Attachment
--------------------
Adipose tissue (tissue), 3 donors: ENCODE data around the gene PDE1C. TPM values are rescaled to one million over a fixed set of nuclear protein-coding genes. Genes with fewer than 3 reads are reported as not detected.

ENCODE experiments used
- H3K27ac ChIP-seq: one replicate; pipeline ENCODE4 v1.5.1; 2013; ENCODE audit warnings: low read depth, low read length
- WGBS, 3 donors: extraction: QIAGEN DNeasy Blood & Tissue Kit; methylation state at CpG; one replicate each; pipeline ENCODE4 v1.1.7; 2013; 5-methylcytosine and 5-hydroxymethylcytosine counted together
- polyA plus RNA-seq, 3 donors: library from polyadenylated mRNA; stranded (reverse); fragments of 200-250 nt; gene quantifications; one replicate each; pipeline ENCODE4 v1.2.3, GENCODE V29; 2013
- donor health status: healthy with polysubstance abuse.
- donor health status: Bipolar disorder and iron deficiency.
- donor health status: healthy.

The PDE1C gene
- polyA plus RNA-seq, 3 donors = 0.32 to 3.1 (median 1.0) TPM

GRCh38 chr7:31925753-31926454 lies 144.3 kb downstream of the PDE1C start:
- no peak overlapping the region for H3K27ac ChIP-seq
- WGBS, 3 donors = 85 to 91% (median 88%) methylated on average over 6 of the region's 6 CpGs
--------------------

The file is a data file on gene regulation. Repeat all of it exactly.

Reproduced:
Adipose tissue (tissue), 3 donors: ENCODE data around the gene PDE1C. TPM values are rescaled to one million over a fixed set of nuclear protein-coding genes. Genes with fewer than 3 reads are reported as not detected.

ENCODE experiments used
- H3K27ac ChIP-seq: one replicate; pipeline ENCODE4 v1.5.1; 2013; ENCODE audit warnings: low read depth, low read length
- WGBS, 3 donors: extraction: QIAGEN DNeasy Blood & Tissue Kit; methylation state at CpG; one replicate each; pipeline ENCODE4 v1.1.7; 2013; 5-methylcytosine and 5-hydroxymethylcytosine counted together
- polyA plus RNA-seq, 3 donors: library from polyadenylated mRNA; stranded (reverse); fragments of 200-250 nt; gene quantifications; one replicate each; pipeline ENCODE4 v1.2.3, GENCODE V29; 2013
- donor health status: healthy with polysubstance abuse.
- donor health status: Bipolar disorder and iron deficiency.
- donor health status: healthy.

The PDE1C gene
- polyA plus RNA-seq, 3 donors = 0.32 to 3.1 (median 1.0) TPM

GRCh38 chr7:31925753-31926454 lies 144.3 kb downstream of the PDE1C start:
- no peak overlapping the region for H3K27ac ChIP-seq
- WGBS, 3 donors = 85 to 91% (median 88%) methylated on average over 6 of the region's 6 CpGs